• Old Man Warner snorted. "Pack of crazy fools," he said. "Listening to the young folks, nothing's good enough for them. Next thing you know, they'll be wanting to go back to living in caves, nobody work any more, live hat way for a while. Used to be a saying about 'Lottery in June, corn be heavy soon.' First thing you know, we'd all be eating stewed chickweed and acorns. There's always been a lottery," he added petulantly. "Bad enough to see young Joe Summers up there joking with everybody."
    • Character vs. Society
    • Character vs Character
  • People began to look around to see the Hutchinsons. Bill Hutchinson was standing quiet, staring down at the paper in his hand. Suddenly. Tessie Hutchinson shouted to Mr. Summers. "You didn't give him time enough to take any paper he wanted. I saw you. It wasn't fair!"
  • "Be a good sport, Tessie." Mrs. Delacroix called, and Mrs. Graves said, "All of us took the same chance."
  • "Shut up, Tessie," Bill Hutchinson said.
    • Character vs Character
plot diagram
Plot Diagram

Climax

Rising Action

Falling Action

Resolution/Conclusion

Exposition

Inciting Incident

plot diagram structure
Plot Diagram - Structure

How is this story organized?

  • Exposition
    • Learn about the tradition of the lottery in this small village sometime around 1950-1960
  • Inciting Incident
    • Mr. Summers starts the lottery process
  • Rising Action
    • Names are called and slips are drawn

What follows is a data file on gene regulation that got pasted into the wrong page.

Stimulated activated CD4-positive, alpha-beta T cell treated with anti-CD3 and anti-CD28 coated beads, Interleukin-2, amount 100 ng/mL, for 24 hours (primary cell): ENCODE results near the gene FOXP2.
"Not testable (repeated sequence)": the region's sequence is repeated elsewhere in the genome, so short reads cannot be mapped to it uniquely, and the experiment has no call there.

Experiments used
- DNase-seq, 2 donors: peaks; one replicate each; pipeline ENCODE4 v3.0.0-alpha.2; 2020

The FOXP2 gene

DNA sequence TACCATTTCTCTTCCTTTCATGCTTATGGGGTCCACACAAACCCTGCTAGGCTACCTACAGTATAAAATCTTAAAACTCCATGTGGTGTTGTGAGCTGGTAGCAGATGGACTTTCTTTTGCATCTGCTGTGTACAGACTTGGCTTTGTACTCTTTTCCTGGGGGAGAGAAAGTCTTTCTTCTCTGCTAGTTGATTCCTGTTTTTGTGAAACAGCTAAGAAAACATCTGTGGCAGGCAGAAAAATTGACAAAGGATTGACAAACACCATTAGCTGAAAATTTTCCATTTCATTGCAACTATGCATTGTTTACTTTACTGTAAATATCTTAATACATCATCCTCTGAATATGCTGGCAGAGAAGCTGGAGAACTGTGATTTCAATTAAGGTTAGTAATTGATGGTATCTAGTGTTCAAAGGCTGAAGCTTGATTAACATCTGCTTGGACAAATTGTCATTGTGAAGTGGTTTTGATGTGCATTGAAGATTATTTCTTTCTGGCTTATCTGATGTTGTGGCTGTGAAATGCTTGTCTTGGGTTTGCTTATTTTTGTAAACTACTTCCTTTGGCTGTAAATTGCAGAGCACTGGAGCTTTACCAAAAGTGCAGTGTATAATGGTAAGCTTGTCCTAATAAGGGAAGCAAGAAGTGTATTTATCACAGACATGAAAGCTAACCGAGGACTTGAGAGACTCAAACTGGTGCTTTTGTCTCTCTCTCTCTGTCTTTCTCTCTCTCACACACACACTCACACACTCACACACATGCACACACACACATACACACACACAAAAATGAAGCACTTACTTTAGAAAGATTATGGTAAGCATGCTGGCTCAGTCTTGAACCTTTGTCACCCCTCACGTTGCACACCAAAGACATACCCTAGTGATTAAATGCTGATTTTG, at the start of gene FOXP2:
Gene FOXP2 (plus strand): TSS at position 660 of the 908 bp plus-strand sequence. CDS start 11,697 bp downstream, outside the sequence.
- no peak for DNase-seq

• Climax
    • Tessie Hutchinson draws the “winning” ticket.
  • Falling Action
    • Tessie Hutchinson pleads for mercy
  • Resolution
    • Tessie Hutchison is stoned to death.
symbols
Symbols
  • What do you think these things represent?
    • The Black Box
      • Tradition
    • The Lottery
      • Any action, behavior, or idea that is passed down from generation to generation
    • Characters’ names: Do you think Shirley Jackson selected some of the names purposefully? If so, which ones and what do they reveal?
character names symbols
Character Names/Symbols
  • Summers:
    • The Lottery takes place during the summer
    • Summer usually feels warm, happy, enjoyable
    • Irony
  • Graves:
    • Man who brings out the box… gives reader a hint of what will be coming next
    • Foreshadowing
  • Dellacroix:
    • In French means: “Of the Cross”
    • Biblical reference to Martyrdom/Sacrifice
      • Allusion
    • Tess is sacrificed to the ritual “Lottery in June, corn be heavy soon”
    • Notice!!! Dellacroix picks up the biggest rock at the end of the story
  • Davey Hutchinson (youngest son):
    • Symbol of lost innocence and cruelty of the ritual
theme
Theme
  • The Danger of Blindly Following Tradition
    • (The world’s creepiest public service announcement against peer pressure.)
  • Provide support from the text.
ant initiation
Ant Initiation